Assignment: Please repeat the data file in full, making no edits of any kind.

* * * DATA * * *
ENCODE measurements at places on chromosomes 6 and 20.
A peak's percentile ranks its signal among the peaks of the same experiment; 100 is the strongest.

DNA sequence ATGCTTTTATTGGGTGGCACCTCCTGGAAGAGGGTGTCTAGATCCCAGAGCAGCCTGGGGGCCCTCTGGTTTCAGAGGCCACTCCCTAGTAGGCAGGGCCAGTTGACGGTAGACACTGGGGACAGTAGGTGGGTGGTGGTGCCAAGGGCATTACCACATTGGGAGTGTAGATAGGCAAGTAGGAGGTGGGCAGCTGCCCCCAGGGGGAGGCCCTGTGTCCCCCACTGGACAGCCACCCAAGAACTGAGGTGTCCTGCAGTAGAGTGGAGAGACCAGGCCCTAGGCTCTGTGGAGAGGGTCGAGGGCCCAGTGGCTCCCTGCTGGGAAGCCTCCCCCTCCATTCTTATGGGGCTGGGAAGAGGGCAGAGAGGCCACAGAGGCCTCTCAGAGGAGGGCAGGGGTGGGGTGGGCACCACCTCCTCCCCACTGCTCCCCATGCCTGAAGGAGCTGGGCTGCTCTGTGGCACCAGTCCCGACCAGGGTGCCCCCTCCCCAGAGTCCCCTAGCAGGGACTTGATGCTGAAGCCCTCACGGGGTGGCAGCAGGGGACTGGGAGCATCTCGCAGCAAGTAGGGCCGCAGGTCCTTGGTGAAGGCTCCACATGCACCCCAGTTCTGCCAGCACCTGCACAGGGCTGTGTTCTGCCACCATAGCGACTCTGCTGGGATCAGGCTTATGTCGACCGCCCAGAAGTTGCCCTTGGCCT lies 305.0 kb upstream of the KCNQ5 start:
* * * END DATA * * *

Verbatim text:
ENCODE measurements at places on chromosomes 6 and 20.
A peak's percentile ranks its signal among the peaks of the same experiment; 100 is the strongest.

DNA sequence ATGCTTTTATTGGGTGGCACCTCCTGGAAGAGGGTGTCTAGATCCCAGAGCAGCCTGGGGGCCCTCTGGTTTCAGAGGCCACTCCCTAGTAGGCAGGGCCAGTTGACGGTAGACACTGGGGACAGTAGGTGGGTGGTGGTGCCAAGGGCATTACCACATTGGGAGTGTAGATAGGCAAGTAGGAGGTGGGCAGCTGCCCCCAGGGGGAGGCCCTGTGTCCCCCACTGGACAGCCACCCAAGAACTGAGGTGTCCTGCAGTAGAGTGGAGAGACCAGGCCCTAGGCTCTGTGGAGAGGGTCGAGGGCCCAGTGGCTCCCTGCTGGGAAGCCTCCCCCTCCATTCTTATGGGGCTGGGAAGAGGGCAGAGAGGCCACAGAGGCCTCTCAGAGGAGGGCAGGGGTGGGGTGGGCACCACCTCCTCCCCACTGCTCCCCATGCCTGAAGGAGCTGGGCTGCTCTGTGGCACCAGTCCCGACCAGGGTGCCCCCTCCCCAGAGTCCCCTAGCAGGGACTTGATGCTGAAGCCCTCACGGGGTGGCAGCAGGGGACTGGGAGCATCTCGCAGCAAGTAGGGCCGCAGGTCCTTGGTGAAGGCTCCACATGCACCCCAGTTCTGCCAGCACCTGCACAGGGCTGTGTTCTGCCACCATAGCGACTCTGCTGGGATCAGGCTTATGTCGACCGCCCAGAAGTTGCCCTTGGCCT lies 305.0 kb upstream of the KCNQ5 start: